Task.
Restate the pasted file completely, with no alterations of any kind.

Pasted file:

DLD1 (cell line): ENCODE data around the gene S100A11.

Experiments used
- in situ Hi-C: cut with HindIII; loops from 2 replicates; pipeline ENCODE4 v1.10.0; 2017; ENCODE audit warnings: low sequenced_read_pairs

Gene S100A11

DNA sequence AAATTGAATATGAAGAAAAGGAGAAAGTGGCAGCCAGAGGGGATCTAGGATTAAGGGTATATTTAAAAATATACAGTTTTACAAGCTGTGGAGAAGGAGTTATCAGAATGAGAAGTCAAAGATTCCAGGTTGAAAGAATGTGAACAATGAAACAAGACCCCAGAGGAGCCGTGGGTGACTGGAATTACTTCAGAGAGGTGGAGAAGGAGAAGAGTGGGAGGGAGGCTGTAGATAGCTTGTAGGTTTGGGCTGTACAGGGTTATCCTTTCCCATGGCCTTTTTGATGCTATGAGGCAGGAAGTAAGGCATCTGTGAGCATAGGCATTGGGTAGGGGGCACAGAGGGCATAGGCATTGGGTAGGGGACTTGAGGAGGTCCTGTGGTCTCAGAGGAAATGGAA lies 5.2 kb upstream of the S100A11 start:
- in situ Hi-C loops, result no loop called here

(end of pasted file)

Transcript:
DLD1 (cell line): ENCODE data around the gene S100A11.

Experiments used
- in situ Hi-C: cut with HindIII; loops from 2 replicates; pipeline ENCODE4 v1.10.0; 2017; ENCODE audit warnings: low sequenced_read_pairs

Gene S100A11

DNA sequence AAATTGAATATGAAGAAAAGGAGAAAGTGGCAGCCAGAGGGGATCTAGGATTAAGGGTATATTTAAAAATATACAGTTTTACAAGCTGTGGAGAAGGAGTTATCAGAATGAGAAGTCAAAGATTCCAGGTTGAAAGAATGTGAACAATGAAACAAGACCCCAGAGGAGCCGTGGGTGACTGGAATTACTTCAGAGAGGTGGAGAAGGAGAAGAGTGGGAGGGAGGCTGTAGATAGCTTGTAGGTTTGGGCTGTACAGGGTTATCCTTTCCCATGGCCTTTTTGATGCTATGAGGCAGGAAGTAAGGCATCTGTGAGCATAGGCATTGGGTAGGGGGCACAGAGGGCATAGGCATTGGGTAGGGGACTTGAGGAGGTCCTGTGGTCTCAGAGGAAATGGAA lies 5.2 kb upstream of the S100A11 start:
- in situ Hi-C loops, result no loop called here